These "Guards at the Taj" Are Just Following Orders | NBC New York

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These "Guards at the Taj" Are Just Following Orders



    Doug Hamilton
    Omar Metwally and Arian Moayed in the world premiere of Rajiv Joseph's "Guards at the Taj," at Atlantic Theater Co., directed by Amy Morton.

    Two soldiers are asked to commit an unimaginable atrocity in “Guards at the Taj,” a graphic new play by Rajiv Joseph now in a limited engagement at the Atlantic’s Linda Gross Theater. Joseph is the Pulitzer-nominated author of “Bengal Tiger at the Baghdad Zoo,” which brought Robin Williams to Broadway in 2011.

    The Brooklyn playwright’s latest work is set in 1648 India, where two Imperial guards stand watch over the Mughal emperor Shah Jahan’s newly completed palace. So committed to rules and duties are they that the soldiers refuse—at least, at first—to even turn around and glimpse the imposing Taj Mahal, in the Indian city of Agra.

    The timeframe not withstanding, guards Humayun and Babur (Omar Metwally and Arian Moayed) speak with coolly modern and accessible dialogue, including profanities. Their conversations begin as a meditation on beauty, but evolve into a relatable discussion of morality hinging on the idea of responsibility for one’s actions.

    Without revealing too much, I can say that the plot turns on a moderately well-known fable involving the 20,000 construction workers who built the complex under the guidance of architect Ustad Ahmad Lahauri.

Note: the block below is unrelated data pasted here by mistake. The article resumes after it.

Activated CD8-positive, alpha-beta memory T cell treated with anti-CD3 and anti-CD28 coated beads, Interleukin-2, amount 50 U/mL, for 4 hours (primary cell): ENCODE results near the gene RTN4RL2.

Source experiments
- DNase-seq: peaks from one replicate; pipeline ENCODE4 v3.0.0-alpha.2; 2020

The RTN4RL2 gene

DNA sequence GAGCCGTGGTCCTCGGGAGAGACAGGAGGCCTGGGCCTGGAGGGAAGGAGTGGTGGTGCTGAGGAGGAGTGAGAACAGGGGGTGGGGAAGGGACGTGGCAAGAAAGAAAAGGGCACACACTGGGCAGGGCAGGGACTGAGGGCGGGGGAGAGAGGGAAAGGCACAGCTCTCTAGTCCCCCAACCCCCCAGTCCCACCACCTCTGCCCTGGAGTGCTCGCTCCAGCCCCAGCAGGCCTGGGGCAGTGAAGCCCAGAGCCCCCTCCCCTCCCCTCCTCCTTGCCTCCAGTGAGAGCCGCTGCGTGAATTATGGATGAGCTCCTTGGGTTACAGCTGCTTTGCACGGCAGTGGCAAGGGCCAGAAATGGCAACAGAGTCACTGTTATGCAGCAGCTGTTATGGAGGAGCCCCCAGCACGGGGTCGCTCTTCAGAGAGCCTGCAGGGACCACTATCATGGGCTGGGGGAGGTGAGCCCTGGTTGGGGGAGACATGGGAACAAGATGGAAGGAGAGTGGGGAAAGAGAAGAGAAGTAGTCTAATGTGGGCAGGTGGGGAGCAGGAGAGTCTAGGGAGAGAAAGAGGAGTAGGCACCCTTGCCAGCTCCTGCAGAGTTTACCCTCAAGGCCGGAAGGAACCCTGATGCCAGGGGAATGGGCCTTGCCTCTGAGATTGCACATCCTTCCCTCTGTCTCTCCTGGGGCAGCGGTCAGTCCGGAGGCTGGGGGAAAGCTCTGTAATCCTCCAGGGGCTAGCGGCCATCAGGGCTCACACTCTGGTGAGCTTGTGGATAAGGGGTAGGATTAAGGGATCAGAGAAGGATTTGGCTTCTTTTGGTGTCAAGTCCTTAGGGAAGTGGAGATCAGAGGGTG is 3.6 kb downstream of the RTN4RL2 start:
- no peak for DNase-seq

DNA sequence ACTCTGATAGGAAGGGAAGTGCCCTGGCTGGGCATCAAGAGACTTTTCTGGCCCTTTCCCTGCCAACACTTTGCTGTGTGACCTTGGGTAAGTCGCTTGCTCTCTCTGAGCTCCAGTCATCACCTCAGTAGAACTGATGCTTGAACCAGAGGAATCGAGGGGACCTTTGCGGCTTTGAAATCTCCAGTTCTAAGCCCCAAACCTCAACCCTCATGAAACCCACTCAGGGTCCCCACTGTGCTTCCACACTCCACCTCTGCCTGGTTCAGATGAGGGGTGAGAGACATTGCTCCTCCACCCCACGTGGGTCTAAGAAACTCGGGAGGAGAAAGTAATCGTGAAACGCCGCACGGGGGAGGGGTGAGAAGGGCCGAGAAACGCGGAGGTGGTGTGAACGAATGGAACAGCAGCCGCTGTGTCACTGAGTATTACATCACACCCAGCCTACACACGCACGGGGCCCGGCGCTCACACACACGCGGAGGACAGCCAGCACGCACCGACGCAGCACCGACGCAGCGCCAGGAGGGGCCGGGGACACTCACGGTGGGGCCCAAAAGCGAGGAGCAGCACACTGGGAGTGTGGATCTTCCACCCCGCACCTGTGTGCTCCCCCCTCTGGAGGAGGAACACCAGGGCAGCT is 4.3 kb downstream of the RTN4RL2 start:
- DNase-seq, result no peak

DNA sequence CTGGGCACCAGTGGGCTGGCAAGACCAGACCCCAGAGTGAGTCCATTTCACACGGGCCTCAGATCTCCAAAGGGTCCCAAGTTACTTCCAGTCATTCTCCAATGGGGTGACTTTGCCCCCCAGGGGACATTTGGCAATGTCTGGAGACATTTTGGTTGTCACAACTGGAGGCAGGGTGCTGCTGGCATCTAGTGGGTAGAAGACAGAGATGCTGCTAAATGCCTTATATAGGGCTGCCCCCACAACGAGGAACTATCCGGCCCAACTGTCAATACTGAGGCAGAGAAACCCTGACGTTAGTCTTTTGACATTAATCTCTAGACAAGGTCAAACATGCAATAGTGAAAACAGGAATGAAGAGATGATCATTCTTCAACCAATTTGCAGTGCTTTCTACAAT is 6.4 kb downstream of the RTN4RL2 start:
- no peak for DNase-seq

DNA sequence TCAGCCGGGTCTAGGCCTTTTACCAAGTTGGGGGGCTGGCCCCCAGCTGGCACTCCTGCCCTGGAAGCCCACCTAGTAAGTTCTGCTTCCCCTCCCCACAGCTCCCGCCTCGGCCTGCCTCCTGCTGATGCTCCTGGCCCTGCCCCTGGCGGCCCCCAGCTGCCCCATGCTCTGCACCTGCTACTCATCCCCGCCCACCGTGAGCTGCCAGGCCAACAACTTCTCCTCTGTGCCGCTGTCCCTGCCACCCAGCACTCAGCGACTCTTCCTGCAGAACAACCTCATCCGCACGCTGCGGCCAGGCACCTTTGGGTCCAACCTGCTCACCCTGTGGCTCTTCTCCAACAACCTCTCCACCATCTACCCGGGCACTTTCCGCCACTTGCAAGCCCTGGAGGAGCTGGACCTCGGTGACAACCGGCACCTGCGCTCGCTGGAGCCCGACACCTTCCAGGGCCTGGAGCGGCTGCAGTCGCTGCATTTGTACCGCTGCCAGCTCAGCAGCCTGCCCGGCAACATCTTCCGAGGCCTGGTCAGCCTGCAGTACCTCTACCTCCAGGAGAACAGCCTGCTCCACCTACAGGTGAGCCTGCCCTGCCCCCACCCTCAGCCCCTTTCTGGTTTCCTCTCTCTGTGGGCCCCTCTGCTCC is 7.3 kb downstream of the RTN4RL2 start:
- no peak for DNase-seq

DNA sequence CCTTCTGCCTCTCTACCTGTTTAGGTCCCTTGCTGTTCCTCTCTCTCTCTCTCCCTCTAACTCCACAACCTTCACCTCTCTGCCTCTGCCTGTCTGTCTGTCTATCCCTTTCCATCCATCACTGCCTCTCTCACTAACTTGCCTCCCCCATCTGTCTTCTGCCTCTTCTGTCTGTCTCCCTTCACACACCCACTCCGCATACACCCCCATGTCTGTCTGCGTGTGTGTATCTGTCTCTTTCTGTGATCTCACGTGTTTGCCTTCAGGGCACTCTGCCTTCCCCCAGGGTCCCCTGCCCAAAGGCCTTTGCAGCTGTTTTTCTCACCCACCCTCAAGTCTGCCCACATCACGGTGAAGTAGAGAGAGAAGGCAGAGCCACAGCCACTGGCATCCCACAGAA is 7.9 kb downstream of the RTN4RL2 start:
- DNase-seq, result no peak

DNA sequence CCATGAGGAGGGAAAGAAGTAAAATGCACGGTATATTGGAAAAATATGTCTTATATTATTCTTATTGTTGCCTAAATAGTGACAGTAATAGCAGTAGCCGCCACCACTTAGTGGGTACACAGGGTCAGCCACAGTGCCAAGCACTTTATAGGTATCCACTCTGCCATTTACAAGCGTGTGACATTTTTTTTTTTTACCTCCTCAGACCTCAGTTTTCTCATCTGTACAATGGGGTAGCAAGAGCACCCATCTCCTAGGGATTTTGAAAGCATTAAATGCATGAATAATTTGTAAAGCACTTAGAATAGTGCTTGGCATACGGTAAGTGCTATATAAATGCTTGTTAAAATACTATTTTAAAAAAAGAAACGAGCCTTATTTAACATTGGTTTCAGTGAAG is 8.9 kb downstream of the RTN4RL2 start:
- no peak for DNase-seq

Actors Metwally and Moayed have a breezy rapport—it’s their ease and comfort that makes “Guards at the Taj” such a nail-biting and urgent entertainment. Metwally (“Sixteen Wounded”) is the more strait-laced and obedient of the two. Moayed (“Bengal Tiger”) is more fragile and full of startling ideas.

    In the first scene, the actors merely talk in front of a gray wall. A jolting reveal comes in the second, and it’s a magnificent bit of theatrics, though not for the squeamish. The action occurs chronologically, except for a coda, which clarifies the nature of the duo’s friendship.

    I found “Guards at the Taj” easier to process than Joseph’s recent play “The North Pool,” which ventured into notions of ethnic-profiling and terrorism.

    “Guards at the Taj” comes in at 80 minutes and is tidily directed by Steppenwolf’s Amy Morton, the Tony-nominated actress of “Who’s Afraid of Virginia Woolf?” and “August: Osage County.” It’s a well-crafted meditation on friendship and loyalty that calls to mind more contemporary ideas of men who have committed heinous acts simply because they were following orders.

    “Guards at the Taj,” through June 28 at the Atlantic Theater Company/Linda Gross Theater, 336 W. 20th St. Tickets: $20-$86.50. Call 866-811-4111.

    Follow Robert Kahn on Twitter@RobertKahn